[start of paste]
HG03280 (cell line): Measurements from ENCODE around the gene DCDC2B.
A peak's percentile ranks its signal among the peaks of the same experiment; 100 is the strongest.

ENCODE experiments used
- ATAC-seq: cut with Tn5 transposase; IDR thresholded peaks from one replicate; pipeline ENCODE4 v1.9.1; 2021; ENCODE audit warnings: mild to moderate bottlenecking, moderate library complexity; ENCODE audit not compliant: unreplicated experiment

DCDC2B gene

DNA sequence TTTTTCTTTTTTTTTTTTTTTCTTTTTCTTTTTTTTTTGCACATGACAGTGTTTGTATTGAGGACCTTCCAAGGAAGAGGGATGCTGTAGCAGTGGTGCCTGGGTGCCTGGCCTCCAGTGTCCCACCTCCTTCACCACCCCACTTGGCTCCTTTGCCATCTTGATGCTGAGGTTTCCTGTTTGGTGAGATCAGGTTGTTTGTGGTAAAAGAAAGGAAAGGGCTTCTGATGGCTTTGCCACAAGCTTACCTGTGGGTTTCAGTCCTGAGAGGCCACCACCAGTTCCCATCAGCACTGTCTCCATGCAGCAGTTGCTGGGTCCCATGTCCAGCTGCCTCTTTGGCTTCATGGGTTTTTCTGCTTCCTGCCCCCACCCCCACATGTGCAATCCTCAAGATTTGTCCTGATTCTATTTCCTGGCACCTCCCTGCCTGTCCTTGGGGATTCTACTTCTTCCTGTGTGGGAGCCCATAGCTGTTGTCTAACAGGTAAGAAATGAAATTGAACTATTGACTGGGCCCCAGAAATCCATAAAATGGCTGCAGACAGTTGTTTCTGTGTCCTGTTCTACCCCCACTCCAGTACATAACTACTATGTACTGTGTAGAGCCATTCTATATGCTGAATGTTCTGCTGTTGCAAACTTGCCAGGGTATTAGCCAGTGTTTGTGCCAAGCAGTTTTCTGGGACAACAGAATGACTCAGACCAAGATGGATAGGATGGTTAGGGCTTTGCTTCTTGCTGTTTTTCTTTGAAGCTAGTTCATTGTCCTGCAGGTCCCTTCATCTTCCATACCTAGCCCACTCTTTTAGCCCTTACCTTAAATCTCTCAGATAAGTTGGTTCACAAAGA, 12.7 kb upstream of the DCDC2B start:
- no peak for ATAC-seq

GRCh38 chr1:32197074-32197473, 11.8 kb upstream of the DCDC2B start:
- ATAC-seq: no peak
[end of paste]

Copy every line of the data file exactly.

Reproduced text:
HG03280 (cell line): Measurements from ENCODE around the gene DCDC2B.
A peak's percentile ranks its signal among the peaks of the same experiment; 100 is the strongest.

ENCODE experiments used
- ATAC-seq: cut with Tn5 transposase; IDR thresholded peaks from one replicate; pipeline ENCODE4 v1.9.1; 2021; ENCODE audit warnings: mild to moderate bottlenecking, moderate library complexity; ENCODE audit not compliant: unreplicated experiment

DCDC2B gene

DNA sequence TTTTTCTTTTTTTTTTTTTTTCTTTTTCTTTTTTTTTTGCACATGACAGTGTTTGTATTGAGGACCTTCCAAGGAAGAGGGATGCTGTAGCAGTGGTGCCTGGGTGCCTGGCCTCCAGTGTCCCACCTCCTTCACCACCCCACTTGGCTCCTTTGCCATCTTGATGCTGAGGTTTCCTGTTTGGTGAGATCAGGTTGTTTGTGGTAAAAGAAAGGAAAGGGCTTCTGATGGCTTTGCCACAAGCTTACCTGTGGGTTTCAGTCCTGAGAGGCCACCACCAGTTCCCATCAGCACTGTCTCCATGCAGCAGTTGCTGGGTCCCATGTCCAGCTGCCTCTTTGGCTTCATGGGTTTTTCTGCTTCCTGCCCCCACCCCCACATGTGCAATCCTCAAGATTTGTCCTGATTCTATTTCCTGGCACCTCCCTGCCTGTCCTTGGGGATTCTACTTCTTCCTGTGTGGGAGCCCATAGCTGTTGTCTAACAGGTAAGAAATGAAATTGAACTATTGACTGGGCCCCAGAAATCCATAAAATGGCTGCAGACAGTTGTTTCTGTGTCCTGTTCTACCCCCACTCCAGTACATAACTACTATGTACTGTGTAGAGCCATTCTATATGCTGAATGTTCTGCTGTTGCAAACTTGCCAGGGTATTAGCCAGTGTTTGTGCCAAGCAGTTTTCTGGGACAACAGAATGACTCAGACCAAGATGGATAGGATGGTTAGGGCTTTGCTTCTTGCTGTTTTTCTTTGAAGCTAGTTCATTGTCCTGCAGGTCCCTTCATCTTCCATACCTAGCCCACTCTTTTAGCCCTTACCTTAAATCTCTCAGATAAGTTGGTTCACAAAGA, 12.7 kb upstream of the DCDC2B start:
- no peak for ATAC-seq

GRCh38 chr1:32197074-32197473, 11.8 kb upstream of the DCDC2B start:
- ATAC-seq: no peak